You will never accomplish anything more impressive than this. There's no shame in that, though, because nobody ever will.

Flarechannel cannot be considered a Megaproject. This is because it is a Megafortress. More or less the entire map has been converted to a colossal display of Dwarven artifice, right down to the color-coding of the stone. Goddamn mountains were leveled because they were "in the way". Dwarves apparently don't give a shit about modifying the geography when it casts a shadow somewhere they'd slightly prefer to be a bit sunnier. It's a good thing the Dwarves of Flarechannel don't actually exist, or we'd wake up one morning to find Everest had been demolished to make room for a water park so amazing, Poseidon would destroy it yearly for no other reason than that it makes everything he built look like a pile of shit.

Dwarven Engineering

Dwarves are renowned masters of fucktastically ridiculous machinery. It's not particularly surprising that the assholes will go out of their way to create overly complicated ways of making machines that don't even make sense, for no reason other than to mess with the races that spend their time doing other things (like the Elves, which, if their populations are any indication spend every spare second breeding). Here are some popular examples.

The Merharvest: It's not particularly unreasonable that certain creatures have unusually valuable body parts. For instance, dragons are basically walking piles of valuable spell components and magical organs that couldn't possibly function if physics weren't drunk off its ass. What is somewhat unexpected is that mermaids were once just as valuable. Their bones, for whatever reason, used to be just as pricy as those of the much more dangerous fire-breathing superlizards, although recent marked fluctuations (and/or a sudden acquisition of morals) seem to have changed this. Naturally, while the value was still high, several entrepreneurs decided to overcome the primary difficulty in obtaining their precious, precious skeletal systems, which was that mermaids are generally underwater and dwarves are famed for their skill at drowning. Numerous designs were tested, with the ideal being a system whereby several mermaids and a single merman would be catapulted from the ocean floor into a room (where they would be forever chained and forced to breed) and their freshly-born offspring flushed into the butcher's shop for easy harvests, although ultimately no perfect design was found. It is suspected that the sudden flood of mermaid bone into the market drove the price down, and this combined with Elven activists decreased the incentive for further research.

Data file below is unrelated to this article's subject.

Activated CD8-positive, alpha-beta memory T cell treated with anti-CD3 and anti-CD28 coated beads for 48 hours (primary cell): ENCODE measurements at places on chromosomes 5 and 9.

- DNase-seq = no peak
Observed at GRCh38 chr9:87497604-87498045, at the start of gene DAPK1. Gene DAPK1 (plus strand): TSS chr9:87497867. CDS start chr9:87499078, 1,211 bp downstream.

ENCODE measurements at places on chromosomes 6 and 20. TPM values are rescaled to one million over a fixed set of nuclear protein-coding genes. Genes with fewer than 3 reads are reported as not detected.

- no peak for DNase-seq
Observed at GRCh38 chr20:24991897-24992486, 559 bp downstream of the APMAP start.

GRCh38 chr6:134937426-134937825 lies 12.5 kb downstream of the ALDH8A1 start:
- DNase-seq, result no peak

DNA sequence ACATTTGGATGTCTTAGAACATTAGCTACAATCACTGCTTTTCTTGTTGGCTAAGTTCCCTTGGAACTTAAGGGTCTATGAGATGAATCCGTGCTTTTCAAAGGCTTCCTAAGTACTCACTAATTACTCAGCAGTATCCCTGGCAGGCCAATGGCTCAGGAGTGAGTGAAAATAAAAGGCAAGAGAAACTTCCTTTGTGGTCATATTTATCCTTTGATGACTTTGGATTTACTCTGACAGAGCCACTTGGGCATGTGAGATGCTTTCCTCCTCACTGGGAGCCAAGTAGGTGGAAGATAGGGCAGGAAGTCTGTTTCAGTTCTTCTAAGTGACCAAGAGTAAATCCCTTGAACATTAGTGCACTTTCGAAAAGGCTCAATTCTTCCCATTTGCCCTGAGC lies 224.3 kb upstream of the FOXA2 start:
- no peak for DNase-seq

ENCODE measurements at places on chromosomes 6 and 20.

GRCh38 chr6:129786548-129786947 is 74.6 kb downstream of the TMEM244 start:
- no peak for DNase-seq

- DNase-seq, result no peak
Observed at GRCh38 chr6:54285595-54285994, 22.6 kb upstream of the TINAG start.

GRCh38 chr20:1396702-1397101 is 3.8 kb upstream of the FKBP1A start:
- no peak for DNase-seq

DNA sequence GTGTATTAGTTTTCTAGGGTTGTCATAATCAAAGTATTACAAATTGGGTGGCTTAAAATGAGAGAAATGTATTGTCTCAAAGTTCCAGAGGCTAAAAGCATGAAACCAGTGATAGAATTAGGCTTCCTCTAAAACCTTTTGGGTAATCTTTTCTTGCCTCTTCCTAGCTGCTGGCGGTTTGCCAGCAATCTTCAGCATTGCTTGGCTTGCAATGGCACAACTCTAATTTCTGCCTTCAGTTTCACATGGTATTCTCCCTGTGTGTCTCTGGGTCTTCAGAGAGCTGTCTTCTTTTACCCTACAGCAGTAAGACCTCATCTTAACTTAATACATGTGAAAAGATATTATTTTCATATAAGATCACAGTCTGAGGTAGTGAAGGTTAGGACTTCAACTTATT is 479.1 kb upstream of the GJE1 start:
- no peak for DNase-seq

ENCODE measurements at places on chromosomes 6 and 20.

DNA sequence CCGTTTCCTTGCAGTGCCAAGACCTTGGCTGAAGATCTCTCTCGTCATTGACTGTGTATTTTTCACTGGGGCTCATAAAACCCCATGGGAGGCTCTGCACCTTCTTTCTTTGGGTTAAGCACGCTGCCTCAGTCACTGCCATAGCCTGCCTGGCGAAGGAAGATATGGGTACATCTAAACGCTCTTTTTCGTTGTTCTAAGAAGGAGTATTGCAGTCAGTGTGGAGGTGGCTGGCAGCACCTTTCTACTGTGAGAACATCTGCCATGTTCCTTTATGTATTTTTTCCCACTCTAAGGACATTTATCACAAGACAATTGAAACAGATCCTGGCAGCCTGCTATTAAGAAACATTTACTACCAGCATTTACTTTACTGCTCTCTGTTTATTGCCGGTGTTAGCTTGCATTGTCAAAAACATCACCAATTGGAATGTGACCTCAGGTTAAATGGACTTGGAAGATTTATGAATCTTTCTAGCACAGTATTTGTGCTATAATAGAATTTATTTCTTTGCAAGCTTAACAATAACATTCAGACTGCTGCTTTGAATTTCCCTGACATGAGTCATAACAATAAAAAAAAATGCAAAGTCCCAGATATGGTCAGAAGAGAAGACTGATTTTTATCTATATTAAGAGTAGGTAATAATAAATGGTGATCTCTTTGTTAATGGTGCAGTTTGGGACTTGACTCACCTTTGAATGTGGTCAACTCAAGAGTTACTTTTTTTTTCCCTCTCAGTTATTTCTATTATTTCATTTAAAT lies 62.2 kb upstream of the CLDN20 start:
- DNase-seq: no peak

The above image is the GUI, and the next two words in this article are a pun.

Dwarf Jobs: Sometimes, dwarves have ridiculous ideas. Some of the jackasses decided that it would be convenient to have a machine to do math for them, even though it's well-established fact that a single dwarf accountant can do enough math to not only determine the number and value of every single item in a fortress, but also determine that value from the present until the end of time, in advance. Still, dwarven engineering is basically predicated on stupid ideas, and so the concept of Dwarfputing was born. Numerous designs exist, from ones that operate on trapped kittens to infinitely more badass ones that operate on magma pools as a medium for data storage, but the king of them must be the Dwarfculator designed by a madman by the name of BaronW. Although it relies on the (significantly less cool than magma) power of stone gears and wooden axles, this monstrosity is capable of solving any basic mathematics operation with 6 or fewer significant digits (as long as 3 of those are before the decimal). For the half of you who don't know what that means, it doesn't matter, it's just saying that this mountain-sized calculator is better at math than 99% of Cracked's readers (including this author, because fucking long division). There's also this monstrosity, but we're really not sure how to describe it in a way that makes sense, other than, "it's a computer built within a computer game what the fuck".